How to Build Your Own Salad Mix
So many Spring and Summer tossed green salad recipes call for a ‘spring mix’ and while these are generally readily available at the shop, here are some tips on how to amp up traditional leafy lettuce and create your own mix to step up your salad game.
Use these options for color and texture - remove the core and keep the leaves whole or chop into smaller bite-sized pieces.
- Radicchio is from the chicory family and is an intensely flavoured vegetable. You’ll recognize it from its red wine coloured leaves with white veins and is grown in round heads. It has a very distinct bitter and spicy flavour.
- Treviso is a type of radicchio that grows in more of an elongated shape. It’s more delicate and less bitter than the radicchio mentioned above.
- Endive is a leafy green also hailing from the chicory family. It’s a crisp and bitter vegetable, thus it lends well to salads. While there are a few different types of endive, the most common you may have seen is the white endive. It has a cylindrical shape with creamy white leaves and light green edges. There is also a red endive that is more mild and less bitter in taste.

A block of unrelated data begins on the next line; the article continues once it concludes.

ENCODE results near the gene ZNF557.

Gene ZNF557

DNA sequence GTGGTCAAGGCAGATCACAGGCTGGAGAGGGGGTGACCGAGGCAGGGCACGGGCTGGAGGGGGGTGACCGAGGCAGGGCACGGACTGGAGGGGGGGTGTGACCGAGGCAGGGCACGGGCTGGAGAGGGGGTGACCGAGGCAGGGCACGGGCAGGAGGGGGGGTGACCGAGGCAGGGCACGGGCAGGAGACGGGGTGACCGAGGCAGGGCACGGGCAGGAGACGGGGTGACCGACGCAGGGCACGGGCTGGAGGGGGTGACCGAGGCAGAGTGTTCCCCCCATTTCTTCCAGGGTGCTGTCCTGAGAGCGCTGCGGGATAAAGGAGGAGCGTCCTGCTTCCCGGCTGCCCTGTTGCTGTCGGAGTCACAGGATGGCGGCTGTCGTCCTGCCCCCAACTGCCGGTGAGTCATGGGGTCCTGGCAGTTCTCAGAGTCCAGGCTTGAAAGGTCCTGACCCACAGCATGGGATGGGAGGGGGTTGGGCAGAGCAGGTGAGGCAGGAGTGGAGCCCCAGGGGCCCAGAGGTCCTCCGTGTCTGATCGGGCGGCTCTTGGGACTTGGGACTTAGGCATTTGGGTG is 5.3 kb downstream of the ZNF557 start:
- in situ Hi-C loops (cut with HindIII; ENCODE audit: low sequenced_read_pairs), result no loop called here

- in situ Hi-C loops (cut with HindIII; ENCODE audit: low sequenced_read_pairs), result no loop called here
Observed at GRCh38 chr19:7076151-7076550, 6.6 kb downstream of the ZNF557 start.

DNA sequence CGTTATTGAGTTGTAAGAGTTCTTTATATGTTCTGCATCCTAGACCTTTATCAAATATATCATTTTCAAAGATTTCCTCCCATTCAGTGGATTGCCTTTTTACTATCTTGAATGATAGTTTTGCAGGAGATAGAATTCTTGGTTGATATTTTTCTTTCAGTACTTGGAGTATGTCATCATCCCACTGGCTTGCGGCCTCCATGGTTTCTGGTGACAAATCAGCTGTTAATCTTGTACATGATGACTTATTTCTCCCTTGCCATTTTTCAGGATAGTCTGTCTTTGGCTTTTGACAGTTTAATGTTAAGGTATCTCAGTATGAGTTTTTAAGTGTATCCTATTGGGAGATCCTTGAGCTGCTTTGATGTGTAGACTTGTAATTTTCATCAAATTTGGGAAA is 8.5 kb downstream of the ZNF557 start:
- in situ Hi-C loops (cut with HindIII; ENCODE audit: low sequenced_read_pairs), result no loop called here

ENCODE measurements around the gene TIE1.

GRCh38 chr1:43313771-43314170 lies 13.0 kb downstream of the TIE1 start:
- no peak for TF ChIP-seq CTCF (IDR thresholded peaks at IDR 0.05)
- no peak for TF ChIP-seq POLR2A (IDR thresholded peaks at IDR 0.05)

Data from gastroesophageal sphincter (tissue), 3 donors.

- The leaves of the endive can simply be torn from the core and added to a salad.
- Use whole leaves as an edible cup for serving appetizers!
Here are some ideas on how-to mix up these vegetables into a salad:
- Whole leaves of radicchio, treviso and endive simply on a plate with sliced apple, crispy prosciutto and a slightly sweet dressing (add some honey or maple syrup to a classic vinaigrette).
- Add sliced radicchio to a coleslaw mix to add a lovely bitterness and for colour.
- Add radicchio to a spring mix from the shop along with parmesan cheese crisps, sliced apple or pear and a simple champagne vinaigrette.
- Try leaves of radicchio, sliced treviso and endive leaves together in a salad with citrus segments, toasted almonds, parmesan cheese and red wine vinaigrette.
Summer Salad Dressing Inspiration: https://www.italiancentre.ca/pantry-staples-for-summer-salad-dressings